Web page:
The team of astronomers from the Spanish Research Council (CSIC) working with Dr Jean-Philippe Beaulieu, a visiting astrophysicist at UCL, made the discovery from model predictions of a new exoplanet (meaning planet outside our solar system) orbiting a star in the constellation of Leo. Simulations show that the exoplanet, dubbed GJ 436c, orbits its host star (GJ 436) in only 5.2 Earth days, and is thought to complete a revolution in 4.2 Earth days, compared to the Earth’s revolution of 24 hours and full orbit of 365 days.
On Earth, a full day (sunset to sunset) coincides quite closely with the rotation period. On the new planet these two periods do not coincide, since the orbital translation period and the rotation period are very similar. For this reason, a full day on the new planet would take four planetary years, or roughly 22 Earth days.
The study, published this week in Astrophysical Journal, predicted the presence of a small exoplanet perturbing an inner planet (already known), producing changes on its orbit. A re-analysis of archival radial velocities also permitted the identification of a signal that perfectly matches the simulations and corresponds to a planet in resonance with the inner one, meaning that for every two orbits of the known planet the new planet completes one.
Ignasi Ribas, lead author of the study from CSIC, says: “After final confirmation, the new exoplanet will be the smallest found to date. It is the first one to be identified from the perturbations exerted on another planet of the system. Because of this, the study opens a new path that should lead to the discovery of even smaller planets in the near future, with the goal of eventually finding worlds more and more similar to the Earth.”
Dr Jean-Philippe Beaulieu, visiting astrophysicist at UCL Physics and Astronomy, says: “This is the fourth super-Earth planet discovered. This planet is the hot twin of the frozen super-Earth (OGLE-2005-BLG-390lb) we discovered by microlensing two years ago. Other previously discovered planets of this class are the two hot super-Earths Gl 581b and Gl 876d detected by their Doppler wobble.“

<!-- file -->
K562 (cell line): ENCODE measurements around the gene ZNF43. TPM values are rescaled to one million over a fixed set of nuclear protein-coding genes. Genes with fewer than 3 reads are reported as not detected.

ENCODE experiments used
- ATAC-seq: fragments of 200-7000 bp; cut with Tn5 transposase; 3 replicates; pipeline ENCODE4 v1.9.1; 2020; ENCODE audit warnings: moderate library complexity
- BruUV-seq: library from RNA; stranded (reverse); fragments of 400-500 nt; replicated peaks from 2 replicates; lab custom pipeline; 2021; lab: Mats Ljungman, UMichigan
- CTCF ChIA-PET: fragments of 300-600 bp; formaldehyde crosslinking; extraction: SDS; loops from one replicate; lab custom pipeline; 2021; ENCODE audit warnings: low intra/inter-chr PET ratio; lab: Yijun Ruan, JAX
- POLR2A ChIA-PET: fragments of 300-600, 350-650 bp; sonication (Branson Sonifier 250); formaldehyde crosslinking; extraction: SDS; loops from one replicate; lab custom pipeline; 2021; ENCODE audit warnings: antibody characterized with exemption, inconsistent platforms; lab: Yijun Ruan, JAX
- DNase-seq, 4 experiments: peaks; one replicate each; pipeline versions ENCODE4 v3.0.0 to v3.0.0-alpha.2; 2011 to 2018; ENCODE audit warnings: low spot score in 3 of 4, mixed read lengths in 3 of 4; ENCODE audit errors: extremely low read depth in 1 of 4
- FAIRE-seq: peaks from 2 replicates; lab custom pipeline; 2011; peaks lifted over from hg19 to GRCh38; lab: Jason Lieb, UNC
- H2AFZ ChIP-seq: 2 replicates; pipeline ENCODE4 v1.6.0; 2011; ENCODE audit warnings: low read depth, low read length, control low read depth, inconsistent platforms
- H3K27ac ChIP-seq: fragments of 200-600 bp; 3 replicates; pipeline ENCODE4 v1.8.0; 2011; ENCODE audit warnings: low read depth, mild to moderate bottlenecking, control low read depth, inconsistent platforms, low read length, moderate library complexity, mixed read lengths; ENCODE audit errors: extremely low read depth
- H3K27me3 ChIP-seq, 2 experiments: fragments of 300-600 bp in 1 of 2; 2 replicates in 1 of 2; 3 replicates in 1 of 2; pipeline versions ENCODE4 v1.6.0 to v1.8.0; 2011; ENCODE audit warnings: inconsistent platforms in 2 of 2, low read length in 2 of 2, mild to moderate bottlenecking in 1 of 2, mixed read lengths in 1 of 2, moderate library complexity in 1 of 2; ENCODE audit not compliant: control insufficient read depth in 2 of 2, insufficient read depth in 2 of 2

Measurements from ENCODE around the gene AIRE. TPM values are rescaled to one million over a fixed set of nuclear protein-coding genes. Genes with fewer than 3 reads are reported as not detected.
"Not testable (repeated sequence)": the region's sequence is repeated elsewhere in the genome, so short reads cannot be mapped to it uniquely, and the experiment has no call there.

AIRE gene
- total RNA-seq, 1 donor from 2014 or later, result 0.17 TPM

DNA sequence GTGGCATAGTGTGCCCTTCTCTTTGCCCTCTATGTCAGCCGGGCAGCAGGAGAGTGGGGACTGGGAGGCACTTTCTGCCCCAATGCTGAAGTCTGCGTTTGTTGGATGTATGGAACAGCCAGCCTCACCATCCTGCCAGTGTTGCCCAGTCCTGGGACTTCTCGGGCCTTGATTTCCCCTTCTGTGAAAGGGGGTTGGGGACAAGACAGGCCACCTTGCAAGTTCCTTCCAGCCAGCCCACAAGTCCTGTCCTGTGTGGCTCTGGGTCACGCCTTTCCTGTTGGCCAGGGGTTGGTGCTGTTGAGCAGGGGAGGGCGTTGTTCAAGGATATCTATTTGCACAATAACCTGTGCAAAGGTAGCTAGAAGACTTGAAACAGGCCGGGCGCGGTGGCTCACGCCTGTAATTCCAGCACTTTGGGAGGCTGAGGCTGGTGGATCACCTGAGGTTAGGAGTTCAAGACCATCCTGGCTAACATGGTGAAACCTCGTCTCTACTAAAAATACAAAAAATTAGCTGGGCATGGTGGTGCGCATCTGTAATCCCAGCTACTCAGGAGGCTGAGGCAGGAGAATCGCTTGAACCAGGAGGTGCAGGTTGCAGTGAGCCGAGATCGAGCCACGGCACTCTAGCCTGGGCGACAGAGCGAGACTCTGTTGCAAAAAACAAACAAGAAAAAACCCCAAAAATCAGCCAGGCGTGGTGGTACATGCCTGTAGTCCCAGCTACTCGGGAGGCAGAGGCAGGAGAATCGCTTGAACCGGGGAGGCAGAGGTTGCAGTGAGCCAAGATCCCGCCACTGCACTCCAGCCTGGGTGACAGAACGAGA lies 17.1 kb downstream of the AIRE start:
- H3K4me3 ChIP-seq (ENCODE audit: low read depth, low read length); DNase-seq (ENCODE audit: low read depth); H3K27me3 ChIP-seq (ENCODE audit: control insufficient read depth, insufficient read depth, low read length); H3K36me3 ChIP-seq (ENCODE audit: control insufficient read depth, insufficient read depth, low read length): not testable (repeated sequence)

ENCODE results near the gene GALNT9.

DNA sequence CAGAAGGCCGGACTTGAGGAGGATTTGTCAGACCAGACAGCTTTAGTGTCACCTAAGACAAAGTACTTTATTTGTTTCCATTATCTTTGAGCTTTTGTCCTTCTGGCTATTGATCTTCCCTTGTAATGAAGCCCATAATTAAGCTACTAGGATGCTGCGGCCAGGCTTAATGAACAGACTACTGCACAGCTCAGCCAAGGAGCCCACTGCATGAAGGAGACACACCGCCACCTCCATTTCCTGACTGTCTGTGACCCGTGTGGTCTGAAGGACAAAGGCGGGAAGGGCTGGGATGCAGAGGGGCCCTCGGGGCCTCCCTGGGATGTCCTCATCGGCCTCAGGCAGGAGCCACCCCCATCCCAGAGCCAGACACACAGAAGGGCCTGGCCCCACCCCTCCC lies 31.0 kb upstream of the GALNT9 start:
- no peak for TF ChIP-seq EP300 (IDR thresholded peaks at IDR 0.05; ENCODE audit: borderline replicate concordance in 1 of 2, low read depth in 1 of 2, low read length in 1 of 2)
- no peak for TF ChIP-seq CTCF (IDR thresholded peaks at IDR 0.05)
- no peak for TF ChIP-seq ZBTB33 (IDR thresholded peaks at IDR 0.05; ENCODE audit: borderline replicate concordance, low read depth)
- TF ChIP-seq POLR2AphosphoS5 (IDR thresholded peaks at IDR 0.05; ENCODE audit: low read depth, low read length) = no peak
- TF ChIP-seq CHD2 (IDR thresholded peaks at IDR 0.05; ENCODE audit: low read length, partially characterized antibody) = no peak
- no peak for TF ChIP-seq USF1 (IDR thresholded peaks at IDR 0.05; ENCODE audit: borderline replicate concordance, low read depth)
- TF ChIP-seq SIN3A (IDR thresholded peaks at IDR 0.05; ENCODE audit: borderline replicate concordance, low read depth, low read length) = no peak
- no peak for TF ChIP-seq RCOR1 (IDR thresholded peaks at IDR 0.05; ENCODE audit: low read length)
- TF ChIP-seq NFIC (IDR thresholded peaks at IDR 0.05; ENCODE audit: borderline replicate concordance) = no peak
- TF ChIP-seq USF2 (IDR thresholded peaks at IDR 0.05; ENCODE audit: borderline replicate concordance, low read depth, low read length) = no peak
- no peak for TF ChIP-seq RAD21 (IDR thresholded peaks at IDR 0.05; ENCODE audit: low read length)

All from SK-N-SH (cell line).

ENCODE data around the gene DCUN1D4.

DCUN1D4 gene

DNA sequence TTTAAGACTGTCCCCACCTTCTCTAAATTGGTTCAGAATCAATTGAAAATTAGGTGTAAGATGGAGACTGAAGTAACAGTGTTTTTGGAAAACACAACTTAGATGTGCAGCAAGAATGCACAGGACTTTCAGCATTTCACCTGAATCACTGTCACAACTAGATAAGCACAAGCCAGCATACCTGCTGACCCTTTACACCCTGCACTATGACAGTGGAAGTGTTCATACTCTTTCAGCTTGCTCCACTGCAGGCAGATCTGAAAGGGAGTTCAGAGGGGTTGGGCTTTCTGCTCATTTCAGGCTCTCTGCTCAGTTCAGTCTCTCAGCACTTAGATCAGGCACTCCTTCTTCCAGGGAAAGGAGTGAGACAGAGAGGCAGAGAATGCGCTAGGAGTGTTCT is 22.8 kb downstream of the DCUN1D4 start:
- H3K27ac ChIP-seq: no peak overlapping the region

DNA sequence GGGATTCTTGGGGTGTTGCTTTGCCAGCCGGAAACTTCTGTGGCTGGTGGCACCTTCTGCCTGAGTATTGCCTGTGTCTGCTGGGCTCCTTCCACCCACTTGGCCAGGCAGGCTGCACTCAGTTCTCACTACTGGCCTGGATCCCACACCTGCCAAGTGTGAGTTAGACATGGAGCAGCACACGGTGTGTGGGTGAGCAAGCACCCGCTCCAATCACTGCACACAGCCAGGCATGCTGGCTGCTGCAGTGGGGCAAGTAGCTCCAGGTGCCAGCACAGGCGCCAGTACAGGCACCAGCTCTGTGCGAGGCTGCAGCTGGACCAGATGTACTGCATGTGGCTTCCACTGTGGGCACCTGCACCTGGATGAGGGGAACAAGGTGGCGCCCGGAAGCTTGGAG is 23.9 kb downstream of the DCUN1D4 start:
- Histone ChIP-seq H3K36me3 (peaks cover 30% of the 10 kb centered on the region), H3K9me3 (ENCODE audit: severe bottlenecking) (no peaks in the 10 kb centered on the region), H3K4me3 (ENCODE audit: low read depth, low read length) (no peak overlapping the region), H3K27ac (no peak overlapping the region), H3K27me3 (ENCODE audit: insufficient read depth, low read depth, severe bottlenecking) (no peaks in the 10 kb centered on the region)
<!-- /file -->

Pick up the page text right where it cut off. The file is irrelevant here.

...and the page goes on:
Dr Giovanna Tinetti, UCL Physics and Astronomy who recently calculated the putative properties of this planet, says: “Calculations indicate that the temperature of the planet could be within 400-700 Kelvin [127-427 Celsius], but it could locally be as low as 350 K [77 C] at the poles, depending on the type of atmosphere.”
Most of the 280 or so planets discovered to date are gas giants similar to Jupiter, although some with masses below 10 times that of the Earth have already been found. Planets with masses of between one and 10 times the Earth are often dubbed super-Earths. In this case, current models predict that the new planet is a rocky type and has a radius some 50 per cent larger than the Earth.
Molecule flash mob
19.01.2017 | Technische Universität Wien
Magnetic moment of a single antiproton determined with greatest precision ever
19.01.2017 | Johannes Gutenberg-Universität Mainz
An important step towards a completely new experimental access to quantum physics has been made at University of Konstanz. The team of scientists headed by...
Yersiniae cause severe intestinal infections. Studies using Yersinia pseudotuberculosis as a model organism aim to elucidate the infection mechanisms of these...
Researchers from the University of Hamburg in Germany, in collaboration with colleagues from the University of Aarhus in Denmark, have synthesized a new superconducting material by growing a few layers of an antiferromagnetic transition-metal chalcogenide on a bismuth-based topological insulator, both being non-superconducting materials.
While superconductivity and magnetism are generally believed to be mutually exclusive, surprisingly, in this new material, superconducting correlations...
Laser-driving of semimetals allows creating novel quasiparticle states within condensed matter systems and switching between different states on ultrafast time scales
Studying properties of fundamental particles in condensed matter systems is a promising approach to quantum field theory. Quasiparticles offer the opportunity...
Among the general public, solar thermal energy is currently associated with dark blue, rectangular collectors on building roofs. Technologies are needed for aesthetically high quality architecture which offer the architect more room for manoeuvre when it comes to low- and plus-energy buildings. With the “ArKol” project, researchers at Fraunhofer ISE together with partners are currently developing two façade collectors for solar thermal energy generation, which permit a high degree of design flexibility: a strip collector for opaque façade sections and a solar thermal blind for transparent sections. The current state of the two developments will be presented at the BAU 2017 trade fair.
As part of the “ArKol – development of architecturally highly integrated façade collectors with heat pipes” project, Fraunhofer ISE together with its partners...
19.01.2017 | Event News
10.01.2017 | Event News
09.01.2017 | Event News
19.01.2017 | Earth Sciences
19.01.2017 | Life Sciences
19.01.2017 | Physics and Astronomy